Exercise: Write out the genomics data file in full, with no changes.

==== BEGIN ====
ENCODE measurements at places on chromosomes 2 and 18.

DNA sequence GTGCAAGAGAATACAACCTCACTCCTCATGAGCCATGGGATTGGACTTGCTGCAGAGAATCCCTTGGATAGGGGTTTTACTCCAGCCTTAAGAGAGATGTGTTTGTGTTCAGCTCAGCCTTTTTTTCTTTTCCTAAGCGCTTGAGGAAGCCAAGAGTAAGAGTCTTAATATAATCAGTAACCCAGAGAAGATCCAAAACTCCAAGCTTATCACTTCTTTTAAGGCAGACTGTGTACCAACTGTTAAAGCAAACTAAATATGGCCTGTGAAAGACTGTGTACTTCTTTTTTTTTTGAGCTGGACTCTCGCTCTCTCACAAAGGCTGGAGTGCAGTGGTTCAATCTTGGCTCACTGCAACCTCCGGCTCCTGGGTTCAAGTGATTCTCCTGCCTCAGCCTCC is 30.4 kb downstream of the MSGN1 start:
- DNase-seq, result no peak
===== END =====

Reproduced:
ENCODE measurements at places on chromosomes 2 and 18.

DNA sequence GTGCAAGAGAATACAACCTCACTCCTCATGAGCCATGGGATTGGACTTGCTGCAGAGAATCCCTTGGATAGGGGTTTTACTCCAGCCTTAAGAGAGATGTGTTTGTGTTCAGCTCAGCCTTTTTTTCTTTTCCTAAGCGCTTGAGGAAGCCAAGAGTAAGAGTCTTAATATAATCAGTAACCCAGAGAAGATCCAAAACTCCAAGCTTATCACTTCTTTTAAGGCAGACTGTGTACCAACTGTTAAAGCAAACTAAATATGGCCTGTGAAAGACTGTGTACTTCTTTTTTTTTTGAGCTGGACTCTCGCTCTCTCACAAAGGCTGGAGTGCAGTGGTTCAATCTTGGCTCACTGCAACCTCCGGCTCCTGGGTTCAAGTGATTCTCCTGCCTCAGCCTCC is 30.4 kb downstream of the MSGN1 start:
- DNase-seq, result no peak